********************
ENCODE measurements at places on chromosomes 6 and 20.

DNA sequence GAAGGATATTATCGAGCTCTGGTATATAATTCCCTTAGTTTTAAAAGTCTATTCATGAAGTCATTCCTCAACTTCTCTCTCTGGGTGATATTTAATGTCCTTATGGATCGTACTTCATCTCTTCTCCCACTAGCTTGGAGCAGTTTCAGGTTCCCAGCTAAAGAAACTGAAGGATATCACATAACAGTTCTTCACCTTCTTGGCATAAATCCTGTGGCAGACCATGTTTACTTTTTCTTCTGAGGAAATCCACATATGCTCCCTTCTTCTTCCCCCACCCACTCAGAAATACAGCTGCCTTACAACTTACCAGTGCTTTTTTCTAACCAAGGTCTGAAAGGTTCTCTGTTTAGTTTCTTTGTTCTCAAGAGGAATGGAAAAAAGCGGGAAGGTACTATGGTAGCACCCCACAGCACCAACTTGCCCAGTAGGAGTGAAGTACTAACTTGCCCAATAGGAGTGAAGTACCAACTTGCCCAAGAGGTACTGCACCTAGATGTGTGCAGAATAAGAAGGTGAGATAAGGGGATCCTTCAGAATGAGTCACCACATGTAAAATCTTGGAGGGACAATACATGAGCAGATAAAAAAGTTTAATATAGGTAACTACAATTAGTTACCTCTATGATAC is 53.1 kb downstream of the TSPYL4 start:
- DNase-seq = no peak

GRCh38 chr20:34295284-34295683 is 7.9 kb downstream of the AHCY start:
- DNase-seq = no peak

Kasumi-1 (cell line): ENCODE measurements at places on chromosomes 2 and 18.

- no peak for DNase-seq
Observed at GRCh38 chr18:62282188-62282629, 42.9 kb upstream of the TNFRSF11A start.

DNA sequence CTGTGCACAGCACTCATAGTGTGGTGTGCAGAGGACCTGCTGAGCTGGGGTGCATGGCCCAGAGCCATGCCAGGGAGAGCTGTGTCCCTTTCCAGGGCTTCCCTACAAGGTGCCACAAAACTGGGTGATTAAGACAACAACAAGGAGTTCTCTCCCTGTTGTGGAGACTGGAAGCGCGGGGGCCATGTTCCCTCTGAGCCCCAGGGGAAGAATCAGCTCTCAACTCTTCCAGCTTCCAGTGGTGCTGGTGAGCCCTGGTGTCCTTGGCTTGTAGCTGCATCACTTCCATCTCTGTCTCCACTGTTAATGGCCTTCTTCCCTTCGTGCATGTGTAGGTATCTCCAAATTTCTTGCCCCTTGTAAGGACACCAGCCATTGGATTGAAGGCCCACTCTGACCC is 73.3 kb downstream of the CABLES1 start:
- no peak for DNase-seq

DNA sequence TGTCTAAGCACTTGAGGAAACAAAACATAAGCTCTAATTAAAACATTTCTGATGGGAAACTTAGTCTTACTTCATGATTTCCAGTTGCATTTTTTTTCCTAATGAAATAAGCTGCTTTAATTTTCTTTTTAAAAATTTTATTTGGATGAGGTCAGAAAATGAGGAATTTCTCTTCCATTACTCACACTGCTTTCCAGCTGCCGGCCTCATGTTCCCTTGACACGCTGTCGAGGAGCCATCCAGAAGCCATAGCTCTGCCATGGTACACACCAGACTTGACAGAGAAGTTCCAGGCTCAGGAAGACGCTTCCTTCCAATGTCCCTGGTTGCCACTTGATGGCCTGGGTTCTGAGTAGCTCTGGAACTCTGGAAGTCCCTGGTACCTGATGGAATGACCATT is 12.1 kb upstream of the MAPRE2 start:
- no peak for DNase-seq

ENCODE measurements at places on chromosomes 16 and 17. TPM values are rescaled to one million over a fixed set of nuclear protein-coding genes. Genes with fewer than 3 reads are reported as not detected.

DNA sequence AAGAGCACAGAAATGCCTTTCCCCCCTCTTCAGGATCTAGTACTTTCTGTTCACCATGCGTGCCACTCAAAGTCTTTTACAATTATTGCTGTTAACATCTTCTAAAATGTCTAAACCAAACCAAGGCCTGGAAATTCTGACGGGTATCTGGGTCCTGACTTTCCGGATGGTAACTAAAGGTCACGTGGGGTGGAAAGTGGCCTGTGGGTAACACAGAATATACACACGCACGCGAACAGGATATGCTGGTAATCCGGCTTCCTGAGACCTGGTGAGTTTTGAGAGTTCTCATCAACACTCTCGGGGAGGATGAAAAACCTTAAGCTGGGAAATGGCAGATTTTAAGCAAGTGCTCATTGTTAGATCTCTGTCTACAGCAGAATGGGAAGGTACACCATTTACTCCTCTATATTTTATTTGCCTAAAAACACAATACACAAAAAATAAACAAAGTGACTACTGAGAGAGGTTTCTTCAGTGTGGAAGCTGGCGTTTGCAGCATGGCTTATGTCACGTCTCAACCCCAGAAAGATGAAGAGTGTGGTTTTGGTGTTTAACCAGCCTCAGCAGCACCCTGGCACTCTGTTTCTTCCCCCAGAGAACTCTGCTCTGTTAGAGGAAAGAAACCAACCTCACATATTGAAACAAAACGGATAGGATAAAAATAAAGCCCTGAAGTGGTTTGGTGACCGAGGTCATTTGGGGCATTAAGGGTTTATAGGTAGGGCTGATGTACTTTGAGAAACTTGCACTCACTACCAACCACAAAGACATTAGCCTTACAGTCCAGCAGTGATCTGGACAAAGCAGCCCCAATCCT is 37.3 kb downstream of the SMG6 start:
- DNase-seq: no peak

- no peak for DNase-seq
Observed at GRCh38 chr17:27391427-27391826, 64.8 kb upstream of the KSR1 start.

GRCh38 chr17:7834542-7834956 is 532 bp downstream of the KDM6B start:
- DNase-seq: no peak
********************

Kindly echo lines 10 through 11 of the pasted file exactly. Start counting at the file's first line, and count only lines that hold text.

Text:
- no peak for DNase-seq

DNA sequence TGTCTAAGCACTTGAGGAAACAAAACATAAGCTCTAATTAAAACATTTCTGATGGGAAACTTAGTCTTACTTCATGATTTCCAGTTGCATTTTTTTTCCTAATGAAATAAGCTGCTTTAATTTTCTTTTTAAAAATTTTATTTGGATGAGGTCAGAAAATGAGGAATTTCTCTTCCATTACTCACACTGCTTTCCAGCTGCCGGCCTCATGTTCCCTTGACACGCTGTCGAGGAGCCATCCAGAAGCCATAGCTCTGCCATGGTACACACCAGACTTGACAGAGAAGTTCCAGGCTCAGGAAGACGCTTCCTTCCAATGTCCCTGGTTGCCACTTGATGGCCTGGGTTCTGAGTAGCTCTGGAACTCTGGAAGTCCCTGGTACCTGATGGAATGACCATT is 12.1 kb upstream of the MAPRE2 start: